Black and Asian: Biracial Blasian Identities
Crossing racial borders through storytelling.
Posted Sep 17, 2020
Kamala Harris and Naomi Osaka have brought attention to identities and experiences of people of mixed Asian and African heritage, something I’ve studied for nearly 40 years. Harris and Osaka each have their own unique heritage and identity, as do all the people I have met and interviewed in the U.S. and across Asia. While they are individual stories, they also illuminate the ways in which communities historically socialized to see each other as polarized opposites and as competition and comparisons actually have much in common.
Artistic expression is a way to create and empower an identity. This reality came alive to me a few years back at an event, “Black and Yellow: Blasian Narratives.” Directed by Jivan Atman, it featured students from Stanford joining a group from Morehouse and Spelman, two historically black colleges. The students presented both monologues and interactive storytelling. Their diversity was stunning, Asian being Korean, Chinese, Sri Lankan, Japanese, and Vietnamese, with diverse forms of Black as well, from the Caribbean to Ghana.
“Blasian narratives” were intimate and critical dialogues about race. The presentations showed the complexity of lives that cross borders and enter liminal and marginal spaces, where creativity can flourish. Each person, in their own unique way, expressed their identities-in-flux, as if they were re-creating it right there on stage. As I watched them perform, I remembered the words of the identity scholar Erikson: “Identity consciousness is overcome by a sense of identity won in action.”
By bringing forth their selfhood, these and other Blasians are asserting their right to know and be themselves. This is important when others want to reduce you to something they are familiar with, by classifying you in one of their racial boxes. While acknowledging the critical concern with how they are perceived by others, they also proclaim the right and ability to self-define and assert themselves.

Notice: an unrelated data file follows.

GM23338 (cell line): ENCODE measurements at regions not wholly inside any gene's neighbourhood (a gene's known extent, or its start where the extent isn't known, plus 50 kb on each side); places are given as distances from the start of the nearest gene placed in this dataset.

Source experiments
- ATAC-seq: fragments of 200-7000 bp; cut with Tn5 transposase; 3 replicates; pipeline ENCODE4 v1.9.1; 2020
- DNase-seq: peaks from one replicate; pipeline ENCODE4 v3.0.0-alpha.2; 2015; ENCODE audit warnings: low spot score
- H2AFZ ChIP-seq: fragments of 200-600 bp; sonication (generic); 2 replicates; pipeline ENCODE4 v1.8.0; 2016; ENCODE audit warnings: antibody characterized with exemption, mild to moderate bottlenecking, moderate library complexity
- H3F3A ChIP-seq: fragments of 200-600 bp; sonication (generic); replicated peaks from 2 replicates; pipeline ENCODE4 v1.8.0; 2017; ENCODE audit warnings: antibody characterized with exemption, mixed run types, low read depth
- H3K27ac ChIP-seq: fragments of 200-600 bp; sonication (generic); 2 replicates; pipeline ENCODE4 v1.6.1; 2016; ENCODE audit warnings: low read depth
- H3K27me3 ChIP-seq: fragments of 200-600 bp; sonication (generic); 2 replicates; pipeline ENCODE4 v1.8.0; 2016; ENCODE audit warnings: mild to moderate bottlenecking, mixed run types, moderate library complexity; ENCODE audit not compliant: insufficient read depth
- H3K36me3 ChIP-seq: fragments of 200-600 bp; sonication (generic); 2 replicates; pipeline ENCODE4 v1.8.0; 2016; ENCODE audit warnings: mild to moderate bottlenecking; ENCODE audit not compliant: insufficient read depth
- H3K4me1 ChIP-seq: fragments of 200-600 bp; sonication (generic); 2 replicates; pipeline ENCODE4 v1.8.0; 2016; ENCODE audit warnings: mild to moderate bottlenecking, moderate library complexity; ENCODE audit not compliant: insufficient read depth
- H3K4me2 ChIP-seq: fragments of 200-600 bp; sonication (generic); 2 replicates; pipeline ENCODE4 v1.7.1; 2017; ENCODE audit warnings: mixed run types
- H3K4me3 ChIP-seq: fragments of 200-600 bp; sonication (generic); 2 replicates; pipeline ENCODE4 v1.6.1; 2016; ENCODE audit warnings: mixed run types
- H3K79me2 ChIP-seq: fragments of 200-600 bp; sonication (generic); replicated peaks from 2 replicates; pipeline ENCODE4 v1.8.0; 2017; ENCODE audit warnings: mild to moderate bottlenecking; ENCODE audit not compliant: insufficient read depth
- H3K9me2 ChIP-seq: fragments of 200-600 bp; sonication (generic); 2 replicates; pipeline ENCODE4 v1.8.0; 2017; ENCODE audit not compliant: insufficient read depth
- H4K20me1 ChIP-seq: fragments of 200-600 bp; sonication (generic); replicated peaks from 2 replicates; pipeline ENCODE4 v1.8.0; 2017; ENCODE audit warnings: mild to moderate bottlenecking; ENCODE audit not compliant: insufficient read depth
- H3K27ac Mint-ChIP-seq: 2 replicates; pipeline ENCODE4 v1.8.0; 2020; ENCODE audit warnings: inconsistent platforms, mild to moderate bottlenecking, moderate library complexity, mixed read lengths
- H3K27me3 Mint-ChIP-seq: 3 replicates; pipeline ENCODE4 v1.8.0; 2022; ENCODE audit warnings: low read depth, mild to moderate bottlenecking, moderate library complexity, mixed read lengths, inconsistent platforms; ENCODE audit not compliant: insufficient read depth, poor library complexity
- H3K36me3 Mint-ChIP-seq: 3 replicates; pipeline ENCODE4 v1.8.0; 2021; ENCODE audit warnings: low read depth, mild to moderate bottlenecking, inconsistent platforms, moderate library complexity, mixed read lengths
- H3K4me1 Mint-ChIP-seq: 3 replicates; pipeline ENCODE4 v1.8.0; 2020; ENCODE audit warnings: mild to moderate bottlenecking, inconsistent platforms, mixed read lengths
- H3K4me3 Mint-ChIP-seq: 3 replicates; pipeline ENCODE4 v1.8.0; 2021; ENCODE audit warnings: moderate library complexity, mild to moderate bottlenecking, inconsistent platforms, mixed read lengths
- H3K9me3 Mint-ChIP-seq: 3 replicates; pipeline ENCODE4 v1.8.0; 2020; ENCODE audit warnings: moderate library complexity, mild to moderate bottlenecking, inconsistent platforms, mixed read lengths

They are connecting to the diverse parts of themselves and in so doing, connecting with wider communities of people, cultures, and histories. This process of creation is healing and empowering for both individuals and communities. They are also testing how much unity there is in such diverse experiences of Blackness, Asian-ness, and Blasian-ness.
Another form of creative identity expression is writing. I do this in writing about my own mixed identity and also gathering the writings of others. Good writing can articulate the intimate and complex nature of identity development.
Scholar Mitzi Uehara Carter, whose story I have told in When Half is Whole, uses the phrase “Grits and Sushi,” for her form of Blasian. For Mitzi, “Black” is African American, and “Asian” is Japanese, so “Blackanese.” More intimately, “Japanese” is Okinawan, so she’s “Blackinawan.”
“Our bodies, our presence, our reality are a nuisance to some because we defy a definite and demarcated set of boundaries. We confuse those who try to organize ethnic groups by highlighting these boundaries because they don’t know how to include us or exclude us. We are Blackanese, Hapa, Eurasian, Multiracial.”
Mitzi’s uses these terms in a way that does not exclude her from other groups. She was racialized in the U.S. as a Black woman, and culturally and ethnically is Black and Okinawan. She worries that identifying as mixed race could bolster neoliberal discourse of multiculturalism by evading a serious discussion of the socio-historic constructions of race so that a more celebratory idea of “mixedness" is showcased.
Expressing the dilemmas of mixed race is a role that ethnic artists and writers can take to a higher level where they provide insights and conceptions of how we might heal ourselves from what most deeply divides and threatens us. Mitzi and the young Blasians I saw on stage are creating a revolutionary consciousness by actively connecting to all their parts and engaging in activities that bring others together. Those in the audience may reflect on their own identities, feel empowered to look deeper into their own history, and reclaim the power of the resilience of their people and ancestors. In the sense of oneness that is created, we cross borders and connect to ourselves and others, healing the hurts of human suffering caused by the illusion of our separateness.
Stephen Murphy-Shigematsu, When Half is Whole: Multiethnic Asian American Identities. Stanford University Press, 2012